Evidence that continued remission in patients treated for acute leukaemia is dependent upon autologous natural killer cells


Dr Mark W. Lowdell/Professor H. Grant Prentice, Department of Haematology, Royal Free Hospital, London, NW3 2PF, UK. E-mail: m.lowdell@rfc.ucl.ac.uk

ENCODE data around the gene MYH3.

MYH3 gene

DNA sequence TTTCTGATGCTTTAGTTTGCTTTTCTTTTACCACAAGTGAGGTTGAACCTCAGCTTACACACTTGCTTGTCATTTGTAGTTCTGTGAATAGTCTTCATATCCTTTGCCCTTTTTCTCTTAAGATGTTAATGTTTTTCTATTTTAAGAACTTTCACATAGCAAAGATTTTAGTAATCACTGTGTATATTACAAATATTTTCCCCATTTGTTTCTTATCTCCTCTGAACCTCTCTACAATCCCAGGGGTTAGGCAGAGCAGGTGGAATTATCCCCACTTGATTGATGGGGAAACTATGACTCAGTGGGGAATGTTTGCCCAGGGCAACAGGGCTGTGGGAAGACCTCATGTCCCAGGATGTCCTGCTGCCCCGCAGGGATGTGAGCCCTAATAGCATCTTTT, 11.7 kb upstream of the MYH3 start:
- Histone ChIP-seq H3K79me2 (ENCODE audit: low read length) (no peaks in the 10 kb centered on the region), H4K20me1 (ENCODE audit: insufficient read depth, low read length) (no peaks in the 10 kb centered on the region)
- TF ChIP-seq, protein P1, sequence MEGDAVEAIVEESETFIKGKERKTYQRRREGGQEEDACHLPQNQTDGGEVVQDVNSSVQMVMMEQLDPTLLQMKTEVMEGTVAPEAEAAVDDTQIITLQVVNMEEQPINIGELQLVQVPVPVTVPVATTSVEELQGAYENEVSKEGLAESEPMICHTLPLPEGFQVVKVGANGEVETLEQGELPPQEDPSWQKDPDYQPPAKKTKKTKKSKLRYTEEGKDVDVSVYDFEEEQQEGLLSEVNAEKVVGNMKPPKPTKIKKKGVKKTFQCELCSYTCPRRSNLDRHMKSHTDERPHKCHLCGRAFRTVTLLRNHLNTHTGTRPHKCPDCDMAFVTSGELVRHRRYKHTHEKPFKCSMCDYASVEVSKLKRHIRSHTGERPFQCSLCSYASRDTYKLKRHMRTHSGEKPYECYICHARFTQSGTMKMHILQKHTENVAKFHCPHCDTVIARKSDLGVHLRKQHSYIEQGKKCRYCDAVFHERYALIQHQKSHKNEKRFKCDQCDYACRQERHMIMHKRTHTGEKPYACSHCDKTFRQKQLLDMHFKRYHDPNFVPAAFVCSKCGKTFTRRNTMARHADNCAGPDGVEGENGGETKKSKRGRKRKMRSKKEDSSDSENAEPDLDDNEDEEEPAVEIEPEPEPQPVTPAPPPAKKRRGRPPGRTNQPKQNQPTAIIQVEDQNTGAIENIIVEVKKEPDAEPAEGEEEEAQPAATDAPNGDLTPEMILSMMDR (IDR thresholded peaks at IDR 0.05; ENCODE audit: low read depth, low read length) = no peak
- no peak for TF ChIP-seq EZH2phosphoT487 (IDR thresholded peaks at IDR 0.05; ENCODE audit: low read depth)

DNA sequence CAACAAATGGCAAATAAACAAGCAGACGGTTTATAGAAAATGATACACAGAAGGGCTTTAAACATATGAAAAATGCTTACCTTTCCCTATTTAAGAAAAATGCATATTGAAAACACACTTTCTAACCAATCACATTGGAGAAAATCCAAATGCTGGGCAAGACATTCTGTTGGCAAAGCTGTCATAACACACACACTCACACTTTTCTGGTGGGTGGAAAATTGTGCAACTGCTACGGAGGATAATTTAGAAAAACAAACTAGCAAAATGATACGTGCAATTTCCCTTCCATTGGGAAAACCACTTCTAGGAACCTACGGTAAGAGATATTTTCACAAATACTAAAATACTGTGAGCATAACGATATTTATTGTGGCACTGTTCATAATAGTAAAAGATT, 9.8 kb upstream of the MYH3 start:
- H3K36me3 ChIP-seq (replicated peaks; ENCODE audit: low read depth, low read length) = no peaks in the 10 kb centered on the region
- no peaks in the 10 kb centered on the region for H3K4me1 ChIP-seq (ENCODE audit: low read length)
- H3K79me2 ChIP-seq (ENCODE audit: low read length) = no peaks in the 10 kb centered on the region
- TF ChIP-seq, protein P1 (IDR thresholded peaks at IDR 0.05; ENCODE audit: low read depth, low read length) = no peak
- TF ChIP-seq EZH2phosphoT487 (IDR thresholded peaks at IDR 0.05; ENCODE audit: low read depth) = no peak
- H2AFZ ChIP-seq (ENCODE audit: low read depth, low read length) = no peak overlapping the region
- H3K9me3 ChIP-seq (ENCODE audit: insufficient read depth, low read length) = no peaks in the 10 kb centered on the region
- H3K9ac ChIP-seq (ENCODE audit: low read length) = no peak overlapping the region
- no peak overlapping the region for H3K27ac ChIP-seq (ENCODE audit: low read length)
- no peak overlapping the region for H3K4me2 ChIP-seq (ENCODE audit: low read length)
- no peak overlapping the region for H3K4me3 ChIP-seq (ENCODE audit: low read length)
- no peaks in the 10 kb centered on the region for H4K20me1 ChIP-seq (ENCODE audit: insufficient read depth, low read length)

Summary. Although it has been known for more than 40 years that allogeneic immune responses cure leukaemias after bone marrow transplantation, autologous leukaemia-specific immunity remains controversial and its impact upon survival has not been established. Here we have tested 25 patients with de novo acute leukaemias, while in remission at completion of their anti-leukaemia therapy, for evidence of autologous cytolytic immunity to their leukaemic cells taken and cryopreserved at disease presentation. We have measured this degree of cell-mediated cytotoxicity in vitro and termed it ‘leukaemia cytolytic activity’ (LCA). Patients whose disease ultimately relapsed had significantly lower LCA than those who remained in remission beyond 2 years (P < 0·001); the absence of LCA when in remission predicted subsequent relapse within 2 years with a sensitivity of 100% and specificity of 77%. LCA was mediated in vitro by CD56+/CD8α+/CD3 natural killer cells. We propose that it is this immune response, rather than the chemotherapy per se, which is responsible for continued remission and that measurement of LCA in patients at completion of therapy may be used as an indicator of risk of subsequent relapse. Patients lacking this response will require further treatment, either with an allogeneic donor transplant or an alternative immunotherapeutic strategy.